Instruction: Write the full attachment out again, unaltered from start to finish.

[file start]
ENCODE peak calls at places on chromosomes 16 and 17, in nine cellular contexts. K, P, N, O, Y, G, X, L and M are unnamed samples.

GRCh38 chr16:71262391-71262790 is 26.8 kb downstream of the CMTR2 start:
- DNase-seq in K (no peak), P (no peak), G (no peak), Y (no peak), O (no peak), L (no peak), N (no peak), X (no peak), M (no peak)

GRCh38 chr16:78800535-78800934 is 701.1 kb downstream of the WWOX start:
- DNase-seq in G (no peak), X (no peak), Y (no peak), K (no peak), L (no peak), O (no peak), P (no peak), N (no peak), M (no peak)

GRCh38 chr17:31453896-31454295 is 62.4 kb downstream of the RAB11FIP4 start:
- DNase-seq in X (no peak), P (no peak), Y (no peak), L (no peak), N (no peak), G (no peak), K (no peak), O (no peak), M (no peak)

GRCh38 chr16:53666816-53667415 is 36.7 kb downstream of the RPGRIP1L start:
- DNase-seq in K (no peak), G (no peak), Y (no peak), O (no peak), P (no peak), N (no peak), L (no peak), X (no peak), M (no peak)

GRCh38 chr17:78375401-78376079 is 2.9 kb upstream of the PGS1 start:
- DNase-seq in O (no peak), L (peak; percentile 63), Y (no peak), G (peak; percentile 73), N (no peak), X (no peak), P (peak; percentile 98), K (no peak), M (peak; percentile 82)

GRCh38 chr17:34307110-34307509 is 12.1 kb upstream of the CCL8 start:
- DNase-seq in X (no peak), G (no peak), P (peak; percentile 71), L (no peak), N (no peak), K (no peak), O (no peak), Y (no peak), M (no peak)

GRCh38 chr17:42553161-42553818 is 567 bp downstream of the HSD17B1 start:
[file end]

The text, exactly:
ENCODE peak calls at places on chromosomes 16 and 17, in nine cellular contexts. K, P, N, O, Y, G, X, L and M are unnamed samples.

GRCh38 chr16:71262391-71262790 is 26.8 kb downstream of the CMTR2 start:
- DNase-seq in K (no peak), P (no peak), G (no peak), Y (no peak), O (no peak), L (no peak), N (no peak), X (no peak), M (no peak)

GRCh38 chr16:78800535-78800934 is 701.1 kb downstream of the WWOX start:
- DNase-seq in G (no peak), X (no peak), Y (no peak), K (no peak), L (no peak), O (no peak), P (no peak), N (no peak), M (no peak)

GRCh38 chr17:31453896-31454295 is 62.4 kb downstream of the RAB11FIP4 start:
- DNase-seq in X (no peak), P (no peak), Y (no peak), L (no peak), N (no peak), G (no peak), K (no peak), O (no peak), M (no peak)

GRCh38 chr16:53666816-53667415 is 36.7 kb downstream of the RPGRIP1L start:
- DNase-seq in K (no peak), G (no peak), Y (no peak), O (no peak), P (no peak), N (no peak), L (no peak), X (no peak), M (no peak)

GRCh38 chr17:78375401-78376079 is 2.9 kb upstream of the PGS1 start:
- DNase-seq in O (no peak), L (peak; percentile 63), Y (no peak), G (peak; percentile 73), N (no peak), X (no peak), P (peak; percentile 98), K (no peak), M (peak; percentile 82)

GRCh38 chr17:34307110-34307509 is 12.1 kb upstream of the CCL8 start:
- DNase-seq in X (no peak), G (no peak), P (peak; percentile 71), L (no peak), N (no peak), K (no peak), O (no peak), Y (no peak), M (no peak)

GRCh38 chr17:42553161-42553818 is 567 bp downstream of the HSD17B1 start: